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Trawls and Climate change

Bottom trawls promote global warming and affect marine ecosystems

Fishing trawls cause significant CO2 emissions as they stir up the carbon bound in the seabed and release it again. It is also clear that they drastically affect ecosystems in the ocean. A new study by the Helmholtz-Zentrum Hereon models the influence of bottom trawls on sedimentary carbon in the North Sea. It also shows that restrictions on fishing in certain areas would benefit life in the ocean and on land.

Fisch Setcard Paul-einerhand Via Unsplash

The catch from deep-sea fishing goes into mass processing. Photo: Paul Einerhand via Unsplash

What would happen if bottom trawling were banned in all currently designated marine protected areas? In the North Sea, trawls cause CO2 emissions in the order of one million tons to be released into the atmosphere every year by stirring up organically bound carbon. "This is a conservative estimate compared to other studies and corresponds to the emissions from the diesel engines of the fishing fleet itself," says coastal researcher and lead author Lucas Porz from the Institute of Coastal Systems - Analysis and Modeling at Hereon. Current marine protected areas have little positive impact on carbon storage. But by designating "carbon protection zones", both sedimentary carbon and habitats could be effectively protected.

Some areas are particularly sensitive to fishing pressure, such as the Skagerrak between the north coast of Jutland, the south coast of Norway and the northern west coast of Sweden. And also parts of the German Bight. These are mainly areas that have a high proportion of mud in the sediment and are biologically productive, for example due to strong microalgae growth. Bottom trawling is the most important direct human intervention in the carbon budget of the oceans. As there are only a few studies on the subject, some of which are highly controversial, the Hereon study fills a gap. It aims to provide a realistic assessment in order to advance the debate. Until now, experimental studies have been limited to local effects. However, Hereon has now been able to extend these to the entire North Sea and estimate the large-scale effect for the first time. In particular, the redistribution of the resuspended carbon by currents has not been taken into account so far, although this has a major influence on the overall impact and therefore on the climate.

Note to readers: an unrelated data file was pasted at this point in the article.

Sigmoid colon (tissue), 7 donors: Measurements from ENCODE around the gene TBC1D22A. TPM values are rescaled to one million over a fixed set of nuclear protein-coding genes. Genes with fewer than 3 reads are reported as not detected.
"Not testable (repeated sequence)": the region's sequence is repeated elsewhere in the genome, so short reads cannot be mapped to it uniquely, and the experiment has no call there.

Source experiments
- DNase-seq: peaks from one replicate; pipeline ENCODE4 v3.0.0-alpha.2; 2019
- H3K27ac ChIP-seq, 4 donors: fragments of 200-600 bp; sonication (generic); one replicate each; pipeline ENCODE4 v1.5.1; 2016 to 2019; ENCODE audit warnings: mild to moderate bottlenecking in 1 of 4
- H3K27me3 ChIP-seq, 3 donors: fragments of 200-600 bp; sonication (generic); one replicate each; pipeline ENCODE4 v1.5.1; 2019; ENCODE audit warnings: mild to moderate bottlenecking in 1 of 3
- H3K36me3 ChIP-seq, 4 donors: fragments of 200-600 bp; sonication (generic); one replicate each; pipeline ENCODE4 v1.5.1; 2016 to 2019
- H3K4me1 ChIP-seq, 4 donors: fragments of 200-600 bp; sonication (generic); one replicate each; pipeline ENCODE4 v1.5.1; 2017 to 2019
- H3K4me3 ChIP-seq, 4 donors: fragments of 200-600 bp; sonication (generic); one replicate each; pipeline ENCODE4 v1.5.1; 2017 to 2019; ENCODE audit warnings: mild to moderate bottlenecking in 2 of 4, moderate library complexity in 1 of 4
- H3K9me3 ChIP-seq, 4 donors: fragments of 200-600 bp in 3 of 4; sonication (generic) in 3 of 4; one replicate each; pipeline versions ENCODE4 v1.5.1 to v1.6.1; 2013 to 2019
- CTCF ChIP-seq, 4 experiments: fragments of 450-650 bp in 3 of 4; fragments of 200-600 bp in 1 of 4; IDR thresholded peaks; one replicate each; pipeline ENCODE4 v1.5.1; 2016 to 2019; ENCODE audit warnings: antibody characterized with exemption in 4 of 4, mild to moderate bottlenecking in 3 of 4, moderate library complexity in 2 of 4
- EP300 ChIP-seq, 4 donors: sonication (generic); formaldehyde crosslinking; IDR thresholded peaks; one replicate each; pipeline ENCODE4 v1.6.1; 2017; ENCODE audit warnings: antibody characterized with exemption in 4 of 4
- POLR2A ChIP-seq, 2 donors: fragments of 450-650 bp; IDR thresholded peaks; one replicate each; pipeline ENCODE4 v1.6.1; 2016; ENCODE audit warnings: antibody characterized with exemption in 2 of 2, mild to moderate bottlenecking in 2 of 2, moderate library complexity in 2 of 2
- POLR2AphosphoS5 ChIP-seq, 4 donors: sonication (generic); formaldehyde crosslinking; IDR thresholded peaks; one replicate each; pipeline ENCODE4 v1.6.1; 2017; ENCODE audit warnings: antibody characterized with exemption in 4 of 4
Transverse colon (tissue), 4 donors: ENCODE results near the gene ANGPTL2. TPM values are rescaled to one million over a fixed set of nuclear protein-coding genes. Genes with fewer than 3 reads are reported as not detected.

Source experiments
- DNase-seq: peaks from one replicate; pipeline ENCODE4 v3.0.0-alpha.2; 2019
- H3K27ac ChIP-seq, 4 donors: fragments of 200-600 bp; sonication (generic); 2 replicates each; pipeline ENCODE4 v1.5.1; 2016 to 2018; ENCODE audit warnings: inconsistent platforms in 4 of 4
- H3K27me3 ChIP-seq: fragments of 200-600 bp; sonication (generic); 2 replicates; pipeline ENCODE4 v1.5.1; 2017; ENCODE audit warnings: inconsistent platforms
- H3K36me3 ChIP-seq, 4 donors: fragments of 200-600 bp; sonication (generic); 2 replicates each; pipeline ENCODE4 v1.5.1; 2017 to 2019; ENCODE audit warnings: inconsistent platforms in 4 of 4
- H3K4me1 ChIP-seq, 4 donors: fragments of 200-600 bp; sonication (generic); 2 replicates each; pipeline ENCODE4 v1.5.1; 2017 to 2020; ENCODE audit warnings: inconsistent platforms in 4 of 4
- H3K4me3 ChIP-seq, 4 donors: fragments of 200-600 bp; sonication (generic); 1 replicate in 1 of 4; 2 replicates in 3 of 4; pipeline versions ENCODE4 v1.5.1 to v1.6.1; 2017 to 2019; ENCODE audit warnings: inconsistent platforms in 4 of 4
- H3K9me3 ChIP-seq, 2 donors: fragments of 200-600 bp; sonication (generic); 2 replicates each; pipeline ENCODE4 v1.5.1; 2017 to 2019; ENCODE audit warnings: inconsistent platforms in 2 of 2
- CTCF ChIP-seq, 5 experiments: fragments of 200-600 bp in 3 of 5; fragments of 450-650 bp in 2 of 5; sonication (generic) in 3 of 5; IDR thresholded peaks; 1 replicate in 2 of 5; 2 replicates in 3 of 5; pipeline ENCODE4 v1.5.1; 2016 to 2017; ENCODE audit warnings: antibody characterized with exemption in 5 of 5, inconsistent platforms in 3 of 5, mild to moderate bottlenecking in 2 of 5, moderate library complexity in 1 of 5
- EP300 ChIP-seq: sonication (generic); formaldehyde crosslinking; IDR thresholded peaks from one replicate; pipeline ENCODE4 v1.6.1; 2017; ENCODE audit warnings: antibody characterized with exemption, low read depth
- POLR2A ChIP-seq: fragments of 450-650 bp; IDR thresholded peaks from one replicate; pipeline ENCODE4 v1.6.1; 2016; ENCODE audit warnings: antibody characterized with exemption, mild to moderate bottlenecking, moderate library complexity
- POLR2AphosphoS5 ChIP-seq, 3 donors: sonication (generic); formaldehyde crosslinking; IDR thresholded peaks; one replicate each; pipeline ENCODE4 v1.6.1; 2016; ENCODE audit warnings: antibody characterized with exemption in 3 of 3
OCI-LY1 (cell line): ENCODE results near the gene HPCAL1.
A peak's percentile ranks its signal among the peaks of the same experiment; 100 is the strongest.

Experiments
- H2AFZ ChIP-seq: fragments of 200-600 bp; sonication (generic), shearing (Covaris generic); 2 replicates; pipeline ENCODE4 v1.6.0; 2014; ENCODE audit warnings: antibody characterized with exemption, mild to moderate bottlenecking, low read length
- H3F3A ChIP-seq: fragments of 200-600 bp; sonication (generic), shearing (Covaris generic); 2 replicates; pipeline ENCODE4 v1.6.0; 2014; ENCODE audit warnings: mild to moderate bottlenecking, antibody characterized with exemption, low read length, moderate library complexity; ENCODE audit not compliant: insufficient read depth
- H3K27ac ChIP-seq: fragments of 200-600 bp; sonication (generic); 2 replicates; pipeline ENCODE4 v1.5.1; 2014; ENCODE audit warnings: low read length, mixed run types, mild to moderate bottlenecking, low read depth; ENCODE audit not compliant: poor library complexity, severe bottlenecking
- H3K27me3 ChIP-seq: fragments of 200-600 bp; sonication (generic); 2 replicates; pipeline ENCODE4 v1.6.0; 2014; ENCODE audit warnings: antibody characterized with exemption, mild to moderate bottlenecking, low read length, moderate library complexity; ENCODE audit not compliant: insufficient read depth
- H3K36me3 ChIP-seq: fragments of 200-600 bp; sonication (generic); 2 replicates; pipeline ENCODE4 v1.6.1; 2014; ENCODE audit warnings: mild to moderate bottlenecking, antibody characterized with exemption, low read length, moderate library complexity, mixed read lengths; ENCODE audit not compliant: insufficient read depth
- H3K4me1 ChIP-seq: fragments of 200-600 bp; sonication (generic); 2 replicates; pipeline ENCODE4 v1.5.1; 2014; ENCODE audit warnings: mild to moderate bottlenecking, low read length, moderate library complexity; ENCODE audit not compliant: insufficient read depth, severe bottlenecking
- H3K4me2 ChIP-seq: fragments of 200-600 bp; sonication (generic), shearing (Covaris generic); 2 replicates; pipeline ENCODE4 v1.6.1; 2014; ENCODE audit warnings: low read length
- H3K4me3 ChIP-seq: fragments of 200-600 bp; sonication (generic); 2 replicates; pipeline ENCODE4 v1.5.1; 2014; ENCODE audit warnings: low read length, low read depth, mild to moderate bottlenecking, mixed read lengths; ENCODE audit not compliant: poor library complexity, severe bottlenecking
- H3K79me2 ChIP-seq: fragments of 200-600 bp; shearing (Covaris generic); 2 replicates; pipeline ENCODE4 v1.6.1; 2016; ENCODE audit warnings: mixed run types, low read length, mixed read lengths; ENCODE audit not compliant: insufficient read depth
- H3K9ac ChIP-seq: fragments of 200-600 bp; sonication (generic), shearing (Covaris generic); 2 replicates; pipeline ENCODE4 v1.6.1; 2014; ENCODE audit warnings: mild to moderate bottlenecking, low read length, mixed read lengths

Methodical approach

Porz and his team first reviewed all available data and studies on fishing activity in the North Sea and its impact on sediments and bottom-dwelling animals such as shrimps and mussels. These effects were incorporated into computer models that simulate the distribution of animals, sediments and organic carbon and their interaction with ocean currents. By comparing the simulations with and without bottom trawling, the researchers were able to estimate the impact. In order to investigate the effects of possible management measures, they redistributed the fishing activity in the model from potential closure zones to surrounding areas.

Consequences and recommendations for action

The most effective way to reduce additional emissions would be for fisheries to avoid clearly identified carbon-rich muddy grounds. There are also alternative fishing methods and gear that have a significantly lower impact on the seabed and the animals that live there.

"Bottom trawling in the North Sea has been practiced intensively for more than 100 years and it is therefore difficult to say how exactly the ecosystem is already being changed by it," adds Porz. Whether, for example, there could also be positive ecosystem effects from bottom trawling, such as increased availability of nutrients in the water column, is currently being investigated at Hereon. However, it is known that around a fifth of seabed dwellers do not survive contact with a bottom trawl. According to his study, there would be around 14 percent more animals on the seabed of the North Sea without bottom trawling. In addition, the habitats are altered by the fishing gear. Muddy beds are more affected than sandy beds, as the fishing gear penetrates deeper into muddy beds and they take longer to recover. The composition of the communities living on the seabed also changes.

To date, the ecosystem service of carbon storage has not been taken into account in the designation of marine protected areas. There are signs that this could change, for example with the German government's "Aktionsprogramm Natürlicher Klimaschutz" ("Action Program for Natural Climate Protection”, ANK), which implements funding measures to strengthen the climate protection services of ecosystems. "Even there, seabed sediments still play a subordinate role, although we believe that they represent a more effective and longer-term carbon sink than peatlands or forests, for example," says Lucas Porz.

Further Information

Original publication News Project APOC Website Hereon Institute of Coastal Systems – Analysis and Modeling


Lucas Porz


Helmholtz-Zentrum Hereon | Institute of Coastal Systems – Analysis and Modeling

Phone: +49 (0) 4152 87-1807

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Christoph Wöhrle

Press Officer

Helmholtz-Zentrum Hereon | Communication and Media

Phone: +49 (0) 4152 87-1648

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